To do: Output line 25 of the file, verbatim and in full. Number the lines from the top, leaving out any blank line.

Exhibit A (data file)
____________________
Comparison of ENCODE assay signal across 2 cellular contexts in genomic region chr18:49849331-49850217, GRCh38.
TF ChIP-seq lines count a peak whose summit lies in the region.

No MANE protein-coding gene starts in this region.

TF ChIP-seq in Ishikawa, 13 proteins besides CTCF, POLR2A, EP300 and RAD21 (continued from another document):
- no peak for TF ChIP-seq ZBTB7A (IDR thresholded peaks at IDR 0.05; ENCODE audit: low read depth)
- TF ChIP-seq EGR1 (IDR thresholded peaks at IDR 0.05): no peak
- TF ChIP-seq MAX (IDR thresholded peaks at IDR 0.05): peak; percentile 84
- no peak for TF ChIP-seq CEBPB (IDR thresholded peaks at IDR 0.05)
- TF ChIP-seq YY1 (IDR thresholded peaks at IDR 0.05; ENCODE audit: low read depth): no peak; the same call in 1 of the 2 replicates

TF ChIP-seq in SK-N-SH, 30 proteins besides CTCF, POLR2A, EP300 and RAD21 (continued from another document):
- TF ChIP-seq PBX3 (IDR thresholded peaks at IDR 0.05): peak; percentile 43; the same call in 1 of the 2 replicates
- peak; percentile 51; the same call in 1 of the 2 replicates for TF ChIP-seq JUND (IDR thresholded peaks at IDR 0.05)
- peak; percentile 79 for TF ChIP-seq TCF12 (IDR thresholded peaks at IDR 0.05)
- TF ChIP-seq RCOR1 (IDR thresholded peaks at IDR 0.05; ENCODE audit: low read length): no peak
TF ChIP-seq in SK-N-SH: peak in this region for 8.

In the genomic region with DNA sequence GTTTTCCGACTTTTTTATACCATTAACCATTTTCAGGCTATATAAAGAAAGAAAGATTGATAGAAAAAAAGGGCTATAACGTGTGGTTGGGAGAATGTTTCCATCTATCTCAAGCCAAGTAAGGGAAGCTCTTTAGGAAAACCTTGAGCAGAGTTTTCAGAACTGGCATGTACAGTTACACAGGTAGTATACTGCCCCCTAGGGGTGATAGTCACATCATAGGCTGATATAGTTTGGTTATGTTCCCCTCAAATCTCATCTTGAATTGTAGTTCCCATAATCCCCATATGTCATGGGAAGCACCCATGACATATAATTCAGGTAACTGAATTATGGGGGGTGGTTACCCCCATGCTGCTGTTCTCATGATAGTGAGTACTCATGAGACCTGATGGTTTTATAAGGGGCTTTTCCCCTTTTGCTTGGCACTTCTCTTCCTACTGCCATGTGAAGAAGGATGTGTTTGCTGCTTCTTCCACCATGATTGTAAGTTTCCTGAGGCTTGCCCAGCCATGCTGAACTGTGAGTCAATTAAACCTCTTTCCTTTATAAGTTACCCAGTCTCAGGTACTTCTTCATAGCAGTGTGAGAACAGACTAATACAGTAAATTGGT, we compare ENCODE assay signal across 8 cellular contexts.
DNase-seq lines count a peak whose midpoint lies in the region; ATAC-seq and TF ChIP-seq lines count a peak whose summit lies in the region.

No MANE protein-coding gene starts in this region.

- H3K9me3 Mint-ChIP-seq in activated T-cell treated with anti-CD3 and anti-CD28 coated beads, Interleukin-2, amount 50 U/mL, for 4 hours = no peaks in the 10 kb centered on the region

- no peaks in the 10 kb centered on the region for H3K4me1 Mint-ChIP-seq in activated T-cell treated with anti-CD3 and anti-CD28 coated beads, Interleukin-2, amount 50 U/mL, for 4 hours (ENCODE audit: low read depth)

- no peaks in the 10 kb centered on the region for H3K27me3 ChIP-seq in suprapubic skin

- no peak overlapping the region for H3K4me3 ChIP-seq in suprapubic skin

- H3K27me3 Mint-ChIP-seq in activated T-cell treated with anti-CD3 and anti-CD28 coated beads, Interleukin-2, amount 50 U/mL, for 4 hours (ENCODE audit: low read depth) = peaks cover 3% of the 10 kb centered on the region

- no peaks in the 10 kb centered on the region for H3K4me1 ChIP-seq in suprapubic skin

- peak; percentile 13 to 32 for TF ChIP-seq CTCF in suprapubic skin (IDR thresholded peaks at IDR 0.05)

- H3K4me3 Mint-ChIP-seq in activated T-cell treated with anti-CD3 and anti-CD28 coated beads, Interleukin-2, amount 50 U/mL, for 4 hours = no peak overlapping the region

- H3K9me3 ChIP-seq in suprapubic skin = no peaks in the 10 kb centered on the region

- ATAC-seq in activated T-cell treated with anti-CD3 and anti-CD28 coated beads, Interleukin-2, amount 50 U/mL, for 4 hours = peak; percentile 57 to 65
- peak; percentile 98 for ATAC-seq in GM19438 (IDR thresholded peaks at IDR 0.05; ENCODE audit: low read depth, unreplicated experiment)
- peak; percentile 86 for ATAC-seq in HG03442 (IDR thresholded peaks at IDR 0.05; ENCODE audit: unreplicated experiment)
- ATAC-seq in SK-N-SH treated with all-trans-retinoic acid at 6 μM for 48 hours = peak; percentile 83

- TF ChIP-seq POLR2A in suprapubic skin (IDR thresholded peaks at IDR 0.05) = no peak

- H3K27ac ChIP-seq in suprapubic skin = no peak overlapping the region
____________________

- peak; percentile 13 to 32 for TF ChIP-seq CTCF in suprapubic skin (IDR thresholded peaks at IDR 0.05)